"Mianzi is also not an exclusively Chinese concept; however, it is taken much more seriously by the Chinese."
Some also point out that these cultural values are not necessarily all-important for the Chinese especially so with an increasingly globalized world that China must adapt to.
Laurel Herman, managing director of Positive Presence, a London-based image consultancy, writes in a corresponding piece (See page 8) on mianzi that "it is not for Westerners to decide whether mianzi is outdated, any more than it is for Chinese to convey that we have unacceptable customs and behavior".
"At present, it is for us both to understand and respect the differences between the two cultures and do what we can to minimize any challenges that result. Meanwhile, be aware that the variations are now eroding and blending naturally through globalization," she says.
Left: Image consultant Laurel Herman. Center: Beijing-based business consultant Colin Friedman. Right: ELTE University professor Gergely Salat.
Aside from these values continuing to affect business relations in China in one form or another, are they good or bad in today's increasingly interconnected world?
"On the low levels and in the initial phases of development, guanxi is a good thing, as you don't have to pay the price of the lack of trust. The Chinese miracle mostly comes from the millions of small- and medium-size enterprises that are based on family ties and relationships between people of the same locality, forms of guanxi," Salat says.
"However, guanxi is also an impediment: if you, let's say, choose the manager of your company on the basis of personal knowledge, and not on talent and skills, then you may not choose the best person, which has a bad effect on the efficiency on your company. Or if you buy the parts your factory needs from your cousin's workshop, just because he is your cousin, then you may not get the best quality for the best price. After initial rapid development many Chinese companies stop growing, just because they run out of relatives and other guanxi for the leading positions, and they are afraid of hiring talented outsiders for leading positions.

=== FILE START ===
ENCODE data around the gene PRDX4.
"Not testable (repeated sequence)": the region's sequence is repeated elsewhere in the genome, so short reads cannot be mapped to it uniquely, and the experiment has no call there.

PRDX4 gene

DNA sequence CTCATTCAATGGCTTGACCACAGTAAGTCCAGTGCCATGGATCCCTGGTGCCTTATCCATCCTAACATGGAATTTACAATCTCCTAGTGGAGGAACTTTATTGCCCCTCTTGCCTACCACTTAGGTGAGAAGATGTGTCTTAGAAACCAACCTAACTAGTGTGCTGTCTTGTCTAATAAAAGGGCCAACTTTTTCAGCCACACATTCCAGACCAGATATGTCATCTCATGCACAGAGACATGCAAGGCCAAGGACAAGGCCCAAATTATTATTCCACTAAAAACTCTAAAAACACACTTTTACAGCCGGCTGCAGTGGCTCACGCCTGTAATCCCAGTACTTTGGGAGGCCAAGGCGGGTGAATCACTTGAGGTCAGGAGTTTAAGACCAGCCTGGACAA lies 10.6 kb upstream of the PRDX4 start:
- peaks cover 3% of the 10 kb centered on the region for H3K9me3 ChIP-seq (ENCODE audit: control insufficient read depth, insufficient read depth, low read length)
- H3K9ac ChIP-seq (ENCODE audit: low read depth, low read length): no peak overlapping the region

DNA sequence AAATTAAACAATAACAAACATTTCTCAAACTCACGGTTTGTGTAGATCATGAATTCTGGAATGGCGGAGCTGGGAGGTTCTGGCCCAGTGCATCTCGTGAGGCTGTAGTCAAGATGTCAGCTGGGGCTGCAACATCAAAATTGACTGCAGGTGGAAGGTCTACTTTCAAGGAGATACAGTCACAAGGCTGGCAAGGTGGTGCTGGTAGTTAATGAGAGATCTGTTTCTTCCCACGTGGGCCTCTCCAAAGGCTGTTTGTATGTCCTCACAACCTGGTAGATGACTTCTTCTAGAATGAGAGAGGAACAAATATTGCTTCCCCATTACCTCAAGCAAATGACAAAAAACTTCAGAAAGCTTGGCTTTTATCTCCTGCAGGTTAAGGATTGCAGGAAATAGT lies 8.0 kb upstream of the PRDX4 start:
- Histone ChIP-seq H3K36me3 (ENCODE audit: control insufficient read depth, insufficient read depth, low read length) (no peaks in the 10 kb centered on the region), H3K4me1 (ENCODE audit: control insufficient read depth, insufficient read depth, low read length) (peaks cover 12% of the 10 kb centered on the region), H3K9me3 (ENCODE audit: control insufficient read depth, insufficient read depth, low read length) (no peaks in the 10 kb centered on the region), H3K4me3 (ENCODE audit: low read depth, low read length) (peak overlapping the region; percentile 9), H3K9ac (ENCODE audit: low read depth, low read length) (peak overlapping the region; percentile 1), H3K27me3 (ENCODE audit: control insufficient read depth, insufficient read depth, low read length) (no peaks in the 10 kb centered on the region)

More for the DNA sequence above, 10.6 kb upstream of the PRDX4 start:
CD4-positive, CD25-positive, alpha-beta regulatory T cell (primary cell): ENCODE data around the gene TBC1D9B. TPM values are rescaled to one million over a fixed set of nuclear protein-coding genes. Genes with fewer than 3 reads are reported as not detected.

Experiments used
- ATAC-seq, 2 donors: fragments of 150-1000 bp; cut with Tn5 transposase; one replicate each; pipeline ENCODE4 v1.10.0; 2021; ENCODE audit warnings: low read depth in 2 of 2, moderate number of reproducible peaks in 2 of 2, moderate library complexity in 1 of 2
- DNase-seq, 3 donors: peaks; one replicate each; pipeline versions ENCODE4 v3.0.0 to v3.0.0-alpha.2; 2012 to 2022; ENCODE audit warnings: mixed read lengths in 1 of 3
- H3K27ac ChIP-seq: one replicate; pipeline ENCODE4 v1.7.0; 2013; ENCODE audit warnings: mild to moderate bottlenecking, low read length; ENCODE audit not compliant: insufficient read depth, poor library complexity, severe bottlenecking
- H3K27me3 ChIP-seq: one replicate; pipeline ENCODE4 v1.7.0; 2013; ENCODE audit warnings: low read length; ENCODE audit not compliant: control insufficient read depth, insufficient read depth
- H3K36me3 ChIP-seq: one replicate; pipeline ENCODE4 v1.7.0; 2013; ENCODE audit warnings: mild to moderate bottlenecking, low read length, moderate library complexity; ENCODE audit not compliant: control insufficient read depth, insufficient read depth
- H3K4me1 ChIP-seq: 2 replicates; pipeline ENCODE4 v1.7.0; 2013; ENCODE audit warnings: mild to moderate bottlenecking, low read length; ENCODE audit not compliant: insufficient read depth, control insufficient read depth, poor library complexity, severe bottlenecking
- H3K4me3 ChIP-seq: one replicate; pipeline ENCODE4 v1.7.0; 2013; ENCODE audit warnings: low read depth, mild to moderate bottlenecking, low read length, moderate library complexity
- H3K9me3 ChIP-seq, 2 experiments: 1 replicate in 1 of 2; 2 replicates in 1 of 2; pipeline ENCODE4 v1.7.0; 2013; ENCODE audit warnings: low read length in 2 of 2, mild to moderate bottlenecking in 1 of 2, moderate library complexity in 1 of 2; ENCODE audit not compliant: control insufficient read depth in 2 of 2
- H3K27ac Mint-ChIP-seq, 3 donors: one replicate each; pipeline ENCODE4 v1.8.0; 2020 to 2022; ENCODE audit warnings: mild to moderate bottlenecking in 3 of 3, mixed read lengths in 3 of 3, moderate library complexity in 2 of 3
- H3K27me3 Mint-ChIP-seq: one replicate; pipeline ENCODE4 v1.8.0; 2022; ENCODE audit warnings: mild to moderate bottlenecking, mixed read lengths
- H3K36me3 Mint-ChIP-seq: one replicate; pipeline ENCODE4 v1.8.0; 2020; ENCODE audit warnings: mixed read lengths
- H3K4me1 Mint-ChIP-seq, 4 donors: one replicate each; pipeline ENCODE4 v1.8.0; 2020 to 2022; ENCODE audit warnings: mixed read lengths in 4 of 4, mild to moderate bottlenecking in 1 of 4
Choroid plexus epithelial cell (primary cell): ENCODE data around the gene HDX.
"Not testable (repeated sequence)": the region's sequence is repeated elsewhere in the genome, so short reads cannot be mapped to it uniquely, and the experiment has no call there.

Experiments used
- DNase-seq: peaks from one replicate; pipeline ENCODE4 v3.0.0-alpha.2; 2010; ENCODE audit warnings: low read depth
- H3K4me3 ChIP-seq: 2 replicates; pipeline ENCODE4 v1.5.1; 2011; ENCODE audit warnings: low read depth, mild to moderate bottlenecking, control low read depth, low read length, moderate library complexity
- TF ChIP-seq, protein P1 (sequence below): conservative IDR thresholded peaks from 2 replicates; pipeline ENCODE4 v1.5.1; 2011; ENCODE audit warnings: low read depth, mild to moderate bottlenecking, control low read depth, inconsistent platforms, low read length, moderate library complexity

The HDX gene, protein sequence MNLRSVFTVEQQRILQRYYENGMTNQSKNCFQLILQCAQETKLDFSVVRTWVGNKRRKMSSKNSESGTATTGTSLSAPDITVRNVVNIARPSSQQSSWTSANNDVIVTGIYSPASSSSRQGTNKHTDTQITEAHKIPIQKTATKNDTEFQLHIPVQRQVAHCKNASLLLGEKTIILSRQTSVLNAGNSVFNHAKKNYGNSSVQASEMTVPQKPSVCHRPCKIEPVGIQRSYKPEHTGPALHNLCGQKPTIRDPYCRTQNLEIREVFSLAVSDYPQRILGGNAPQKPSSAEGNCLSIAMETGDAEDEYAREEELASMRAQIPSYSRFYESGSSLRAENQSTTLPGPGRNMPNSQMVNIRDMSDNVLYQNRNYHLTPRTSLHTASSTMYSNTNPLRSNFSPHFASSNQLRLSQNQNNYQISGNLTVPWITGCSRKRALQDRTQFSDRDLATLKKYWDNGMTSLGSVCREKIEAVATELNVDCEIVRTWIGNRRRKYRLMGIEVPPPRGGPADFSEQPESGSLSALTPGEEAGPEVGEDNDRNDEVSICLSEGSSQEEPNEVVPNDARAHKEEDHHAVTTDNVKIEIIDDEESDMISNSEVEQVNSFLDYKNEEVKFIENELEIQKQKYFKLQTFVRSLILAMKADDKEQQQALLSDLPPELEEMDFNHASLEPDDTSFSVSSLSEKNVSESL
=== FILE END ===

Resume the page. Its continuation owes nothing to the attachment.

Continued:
"That's one of the reasons why China has only a few real great global companies (in spite of the enormous economic weight of the country), and the State needs to give tremendous support to Chinese companies to expand. Another problem with guanxi is that the line between guanxi-based functioning and corruption is quite blurred. If a government or a State organ makes decisions based purely on guanxi, that is, on the one hand, unfair, and on the other, a waste of public resources."
"I think some good compromise could be found between a guanxi-based economy and society, and a law and contract-based one," Salat says.
"The legal culture of China should be strengthened, but I think guanxi cannot and should not be eliminated. Western societies cannot exist without it, either. Building a society that holds personal ties is very important, but also ensures the fairness coming from a solid legal system and culture - this can be an ideal Chinese way," he says.
In the meantime, many Chinese companies are also getting in on the act and doing what they can to "close the gap".
"I have seen Chinese companies in greater number working to understand the nuances of other cultures. They are doing this to ensure success as they expand into other countries. This is just the beginning, however. Due to a fear of failure, we have seen Chinese companies reaching out for advice in greater numbers from markets all over the world," Ogilvy's Kronick says.
Scott Kronick of Ogilvy Public Relations Worldwide says knowing Chinese culture is crucial for success. Feng Yongbin / China Daily